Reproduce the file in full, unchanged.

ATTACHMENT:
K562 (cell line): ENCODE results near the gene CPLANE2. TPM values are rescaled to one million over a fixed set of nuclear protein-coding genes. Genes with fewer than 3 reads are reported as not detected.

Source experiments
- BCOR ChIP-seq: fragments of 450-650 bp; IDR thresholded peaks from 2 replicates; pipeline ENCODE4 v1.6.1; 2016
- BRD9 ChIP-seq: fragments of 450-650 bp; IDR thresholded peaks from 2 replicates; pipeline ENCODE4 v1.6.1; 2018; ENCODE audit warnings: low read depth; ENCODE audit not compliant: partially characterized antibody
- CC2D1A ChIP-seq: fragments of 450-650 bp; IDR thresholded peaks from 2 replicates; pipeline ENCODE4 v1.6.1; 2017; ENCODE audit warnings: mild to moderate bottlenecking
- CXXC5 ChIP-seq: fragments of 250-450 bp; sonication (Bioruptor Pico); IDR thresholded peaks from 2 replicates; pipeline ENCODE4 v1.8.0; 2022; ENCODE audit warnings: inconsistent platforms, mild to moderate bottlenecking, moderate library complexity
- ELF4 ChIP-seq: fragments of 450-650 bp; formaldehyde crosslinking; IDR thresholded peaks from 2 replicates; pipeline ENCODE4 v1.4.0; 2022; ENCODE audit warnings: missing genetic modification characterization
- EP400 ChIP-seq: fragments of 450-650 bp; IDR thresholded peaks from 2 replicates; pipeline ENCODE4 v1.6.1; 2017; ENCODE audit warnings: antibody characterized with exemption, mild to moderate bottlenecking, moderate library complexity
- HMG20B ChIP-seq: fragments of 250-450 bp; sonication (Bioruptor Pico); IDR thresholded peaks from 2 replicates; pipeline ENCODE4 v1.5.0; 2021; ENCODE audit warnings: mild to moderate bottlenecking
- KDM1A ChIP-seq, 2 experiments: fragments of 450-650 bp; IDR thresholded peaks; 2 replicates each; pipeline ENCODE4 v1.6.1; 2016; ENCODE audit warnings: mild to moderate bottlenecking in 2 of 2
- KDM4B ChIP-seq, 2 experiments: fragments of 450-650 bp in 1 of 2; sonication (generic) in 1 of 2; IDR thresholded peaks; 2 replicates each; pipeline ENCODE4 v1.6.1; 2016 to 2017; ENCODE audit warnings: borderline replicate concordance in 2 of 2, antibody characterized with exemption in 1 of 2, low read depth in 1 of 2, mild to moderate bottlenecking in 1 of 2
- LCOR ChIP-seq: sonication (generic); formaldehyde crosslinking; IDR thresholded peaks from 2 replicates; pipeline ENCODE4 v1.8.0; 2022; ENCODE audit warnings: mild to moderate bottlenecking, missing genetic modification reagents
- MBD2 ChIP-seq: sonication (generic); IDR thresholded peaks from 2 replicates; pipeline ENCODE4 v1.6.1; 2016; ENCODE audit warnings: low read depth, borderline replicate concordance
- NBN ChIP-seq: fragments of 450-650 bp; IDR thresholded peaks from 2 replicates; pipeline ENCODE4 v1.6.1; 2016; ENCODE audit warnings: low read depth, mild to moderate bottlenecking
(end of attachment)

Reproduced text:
K562 (cell line): ENCODE results near the gene CPLANE2. TPM values are rescaled to one million over a fixed set of nuclear protein-coding genes. Genes with fewer than 3 reads are reported as not detected.

Source experiments
- BCOR ChIP-seq: fragments of 450-650 bp; IDR thresholded peaks from 2 replicates; pipeline ENCODE4 v1.6.1; 2016
- BRD9 ChIP-seq: fragments of 450-650 bp; IDR thresholded peaks from 2 replicates; pipeline ENCODE4 v1.6.1; 2018; ENCODE audit warnings: low read depth; ENCODE audit not compliant: partially characterized antibody
- CC2D1A ChIP-seq: fragments of 450-650 bp; IDR thresholded peaks from 2 replicates; pipeline ENCODE4 v1.6.1; 2017; ENCODE audit warnings: mild to moderate bottlenecking
- CXXC5 ChIP-seq: fragments of 250-450 bp; sonication (Bioruptor Pico); IDR thresholded peaks from 2 replicates; pipeline ENCODE4 v1.8.0; 2022; ENCODE audit warnings: inconsistent platforms, mild to moderate bottlenecking, moderate library complexity
- ELF4 ChIP-seq: fragments of 450-650 bp; formaldehyde crosslinking; IDR thresholded peaks from 2 replicates; pipeline ENCODE4 v1.4.0; 2022; ENCODE audit warnings: missing genetic modification characterization
- EP400 ChIP-seq: fragments of 450-650 bp; IDR thresholded peaks from 2 replicates; pipeline ENCODE4 v1.6.1; 2017; ENCODE audit warnings: antibody characterized with exemption, mild to moderate bottlenecking, moderate library complexity
- HMG20B ChIP-seq: fragments of 250-450 bp; sonication (Bioruptor Pico); IDR thresholded peaks from 2 replicates; pipeline ENCODE4 v1.5.0; 2021; ENCODE audit warnings: mild to moderate bottlenecking
- KDM1A ChIP-seq, 2 experiments: fragments of 450-650 bp; IDR thresholded peaks; 2 replicates each; pipeline ENCODE4 v1.6.1; 2016; ENCODE audit warnings: mild to moderate bottlenecking in 2 of 2
- KDM4B ChIP-seq, 2 experiments: fragments of 450-650 bp in 1 of 2; sonication (generic) in 1 of 2; IDR thresholded peaks; 2 replicates each; pipeline ENCODE4 v1.6.1; 2016 to 2017; ENCODE audit warnings: borderline replicate concordance in 2 of 2, antibody characterized with exemption in 1 of 2, low read depth in 1 of 2, mild to moderate bottlenecking in 1 of 2
- LCOR ChIP-seq: sonication (generic); formaldehyde crosslinking; IDR thresholded peaks from 2 replicates; pipeline ENCODE4 v1.8.0; 2022; ENCODE audit warnings: mild to moderate bottlenecking, missing genetic modification reagents
- MBD2 ChIP-seq: sonication (generic); IDR thresholded peaks from 2 replicates; pipeline ENCODE4 v1.6.1; 2016; ENCODE audit warnings: low read depth, borderline replicate concordance
- NBN ChIP-seq: fragments of 450-650 bp; IDR thresholded peaks from 2 replicates; pipeline ENCODE4 v1.6.1; 2016; ENCODE audit warnings: low read depth, mild to moderate bottlenecking